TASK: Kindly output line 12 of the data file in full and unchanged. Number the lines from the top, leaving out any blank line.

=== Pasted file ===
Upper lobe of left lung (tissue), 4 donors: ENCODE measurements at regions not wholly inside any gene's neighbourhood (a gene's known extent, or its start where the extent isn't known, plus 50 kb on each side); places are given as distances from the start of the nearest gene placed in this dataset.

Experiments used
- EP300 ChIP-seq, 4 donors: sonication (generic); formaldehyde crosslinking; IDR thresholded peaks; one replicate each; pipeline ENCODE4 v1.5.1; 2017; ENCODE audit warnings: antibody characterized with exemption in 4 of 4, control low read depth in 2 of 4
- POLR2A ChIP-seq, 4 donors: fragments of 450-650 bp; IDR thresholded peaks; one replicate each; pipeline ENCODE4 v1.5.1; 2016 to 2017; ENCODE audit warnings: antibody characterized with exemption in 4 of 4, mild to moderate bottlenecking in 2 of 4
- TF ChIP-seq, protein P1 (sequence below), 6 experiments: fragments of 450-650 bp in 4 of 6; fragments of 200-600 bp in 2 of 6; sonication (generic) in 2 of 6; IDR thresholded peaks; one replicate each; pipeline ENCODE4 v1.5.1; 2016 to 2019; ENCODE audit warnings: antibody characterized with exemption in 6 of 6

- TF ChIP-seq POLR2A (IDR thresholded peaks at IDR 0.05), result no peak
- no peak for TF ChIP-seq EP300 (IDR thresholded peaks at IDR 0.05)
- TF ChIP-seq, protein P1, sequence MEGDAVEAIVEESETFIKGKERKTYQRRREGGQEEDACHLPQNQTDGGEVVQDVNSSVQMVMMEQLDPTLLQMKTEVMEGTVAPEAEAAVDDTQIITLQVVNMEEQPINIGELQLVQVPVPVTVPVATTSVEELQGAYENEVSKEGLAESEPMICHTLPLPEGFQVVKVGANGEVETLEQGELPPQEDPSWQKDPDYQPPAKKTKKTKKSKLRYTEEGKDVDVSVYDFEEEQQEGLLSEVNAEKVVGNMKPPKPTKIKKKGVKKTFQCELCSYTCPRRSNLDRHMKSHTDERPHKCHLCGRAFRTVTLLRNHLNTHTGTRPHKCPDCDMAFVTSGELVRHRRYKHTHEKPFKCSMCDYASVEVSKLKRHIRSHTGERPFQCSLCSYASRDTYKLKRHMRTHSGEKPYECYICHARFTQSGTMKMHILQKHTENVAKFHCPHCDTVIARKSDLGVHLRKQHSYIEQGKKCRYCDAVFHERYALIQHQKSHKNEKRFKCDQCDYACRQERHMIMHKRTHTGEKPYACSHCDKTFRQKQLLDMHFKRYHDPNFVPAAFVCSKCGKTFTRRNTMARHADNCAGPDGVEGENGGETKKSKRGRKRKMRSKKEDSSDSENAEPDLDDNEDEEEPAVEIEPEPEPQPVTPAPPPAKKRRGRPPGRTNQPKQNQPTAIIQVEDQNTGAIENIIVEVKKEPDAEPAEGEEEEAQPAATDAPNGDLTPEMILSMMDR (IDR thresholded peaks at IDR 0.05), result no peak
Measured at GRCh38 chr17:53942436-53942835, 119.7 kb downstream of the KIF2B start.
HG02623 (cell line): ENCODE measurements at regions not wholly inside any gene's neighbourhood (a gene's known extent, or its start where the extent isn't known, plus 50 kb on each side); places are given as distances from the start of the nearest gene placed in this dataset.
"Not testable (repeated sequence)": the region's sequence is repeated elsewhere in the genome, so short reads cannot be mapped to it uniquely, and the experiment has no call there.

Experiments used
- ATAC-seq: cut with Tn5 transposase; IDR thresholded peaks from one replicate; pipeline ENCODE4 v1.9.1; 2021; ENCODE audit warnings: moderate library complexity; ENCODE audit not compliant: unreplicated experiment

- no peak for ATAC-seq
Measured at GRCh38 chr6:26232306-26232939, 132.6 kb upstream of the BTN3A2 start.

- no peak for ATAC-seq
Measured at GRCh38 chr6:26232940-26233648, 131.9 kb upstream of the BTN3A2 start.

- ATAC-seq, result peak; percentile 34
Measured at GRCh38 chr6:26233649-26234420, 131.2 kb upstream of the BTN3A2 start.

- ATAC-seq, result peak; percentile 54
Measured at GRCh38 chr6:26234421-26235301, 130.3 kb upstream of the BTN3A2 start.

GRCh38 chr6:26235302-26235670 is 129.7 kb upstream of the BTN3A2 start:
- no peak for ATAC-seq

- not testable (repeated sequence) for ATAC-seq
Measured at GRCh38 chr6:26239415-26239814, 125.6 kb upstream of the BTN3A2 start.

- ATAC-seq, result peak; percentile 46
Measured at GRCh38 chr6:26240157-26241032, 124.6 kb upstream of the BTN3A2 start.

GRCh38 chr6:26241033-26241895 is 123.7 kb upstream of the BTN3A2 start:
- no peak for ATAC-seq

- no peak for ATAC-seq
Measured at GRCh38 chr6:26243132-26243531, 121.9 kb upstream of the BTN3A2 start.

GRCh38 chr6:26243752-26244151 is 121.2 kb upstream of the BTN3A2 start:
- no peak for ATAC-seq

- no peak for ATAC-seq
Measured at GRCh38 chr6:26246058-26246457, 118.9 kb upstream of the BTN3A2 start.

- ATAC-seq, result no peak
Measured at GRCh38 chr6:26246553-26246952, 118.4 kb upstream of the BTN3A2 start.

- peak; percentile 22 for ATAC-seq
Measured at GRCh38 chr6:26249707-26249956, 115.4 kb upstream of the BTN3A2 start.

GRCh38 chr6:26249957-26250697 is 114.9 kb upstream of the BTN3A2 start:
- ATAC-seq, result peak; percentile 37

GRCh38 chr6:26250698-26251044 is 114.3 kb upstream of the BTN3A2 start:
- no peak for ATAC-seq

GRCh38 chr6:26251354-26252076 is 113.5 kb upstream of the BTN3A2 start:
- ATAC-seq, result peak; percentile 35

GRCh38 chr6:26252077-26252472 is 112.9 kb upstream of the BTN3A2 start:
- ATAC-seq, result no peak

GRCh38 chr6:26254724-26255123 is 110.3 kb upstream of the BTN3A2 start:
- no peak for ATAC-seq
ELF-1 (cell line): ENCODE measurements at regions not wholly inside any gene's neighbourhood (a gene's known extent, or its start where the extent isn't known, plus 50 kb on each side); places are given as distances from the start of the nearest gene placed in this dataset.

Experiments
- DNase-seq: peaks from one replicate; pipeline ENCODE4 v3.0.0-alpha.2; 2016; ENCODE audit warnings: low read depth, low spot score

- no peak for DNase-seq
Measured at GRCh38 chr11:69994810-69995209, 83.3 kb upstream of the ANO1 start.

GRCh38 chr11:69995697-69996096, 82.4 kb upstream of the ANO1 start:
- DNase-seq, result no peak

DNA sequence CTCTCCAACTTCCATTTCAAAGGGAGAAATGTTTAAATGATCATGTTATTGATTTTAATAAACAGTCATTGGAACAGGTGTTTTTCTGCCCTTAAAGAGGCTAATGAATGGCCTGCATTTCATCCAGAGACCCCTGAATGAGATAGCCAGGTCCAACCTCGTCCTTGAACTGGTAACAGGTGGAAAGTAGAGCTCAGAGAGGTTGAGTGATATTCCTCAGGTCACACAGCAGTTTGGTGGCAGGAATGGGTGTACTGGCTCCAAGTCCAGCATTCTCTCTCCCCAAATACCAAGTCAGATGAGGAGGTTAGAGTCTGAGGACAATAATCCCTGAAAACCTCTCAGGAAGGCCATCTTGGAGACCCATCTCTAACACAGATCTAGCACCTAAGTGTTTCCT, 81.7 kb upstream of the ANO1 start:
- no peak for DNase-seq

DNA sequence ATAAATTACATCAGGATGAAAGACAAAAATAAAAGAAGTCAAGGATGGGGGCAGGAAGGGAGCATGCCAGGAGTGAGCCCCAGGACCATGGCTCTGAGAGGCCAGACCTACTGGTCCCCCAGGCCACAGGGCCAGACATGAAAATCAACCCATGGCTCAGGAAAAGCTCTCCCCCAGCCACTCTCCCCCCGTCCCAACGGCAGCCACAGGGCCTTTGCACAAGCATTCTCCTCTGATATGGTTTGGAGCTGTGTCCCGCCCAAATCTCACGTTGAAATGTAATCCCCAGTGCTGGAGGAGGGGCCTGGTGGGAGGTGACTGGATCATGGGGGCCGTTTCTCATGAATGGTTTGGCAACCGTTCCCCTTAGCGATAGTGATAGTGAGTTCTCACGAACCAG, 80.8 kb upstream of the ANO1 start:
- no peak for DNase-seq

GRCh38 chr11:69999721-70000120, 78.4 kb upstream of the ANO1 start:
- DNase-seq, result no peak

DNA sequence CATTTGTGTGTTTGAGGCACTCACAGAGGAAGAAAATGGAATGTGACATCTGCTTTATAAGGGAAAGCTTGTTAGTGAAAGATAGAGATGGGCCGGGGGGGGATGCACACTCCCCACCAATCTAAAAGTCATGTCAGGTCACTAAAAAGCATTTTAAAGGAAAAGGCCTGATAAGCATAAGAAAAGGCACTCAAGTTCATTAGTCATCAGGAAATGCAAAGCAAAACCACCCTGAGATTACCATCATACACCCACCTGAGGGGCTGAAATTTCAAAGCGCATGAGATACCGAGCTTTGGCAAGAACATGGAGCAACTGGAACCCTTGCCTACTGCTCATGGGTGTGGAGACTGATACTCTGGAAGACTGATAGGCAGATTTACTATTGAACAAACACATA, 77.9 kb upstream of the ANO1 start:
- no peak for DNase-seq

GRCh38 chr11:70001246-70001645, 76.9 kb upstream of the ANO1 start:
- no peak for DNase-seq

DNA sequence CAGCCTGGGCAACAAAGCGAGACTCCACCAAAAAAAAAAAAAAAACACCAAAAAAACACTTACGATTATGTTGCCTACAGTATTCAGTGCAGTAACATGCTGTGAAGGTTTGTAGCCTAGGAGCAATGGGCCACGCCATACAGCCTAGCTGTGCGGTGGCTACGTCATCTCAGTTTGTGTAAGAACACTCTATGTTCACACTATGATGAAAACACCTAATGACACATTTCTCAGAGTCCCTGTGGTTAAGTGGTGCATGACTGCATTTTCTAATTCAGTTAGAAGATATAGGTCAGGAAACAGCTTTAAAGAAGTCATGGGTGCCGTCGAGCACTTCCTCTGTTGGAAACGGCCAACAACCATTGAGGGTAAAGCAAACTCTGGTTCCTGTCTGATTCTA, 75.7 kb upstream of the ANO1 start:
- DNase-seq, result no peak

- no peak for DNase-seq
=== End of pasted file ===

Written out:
Experiments used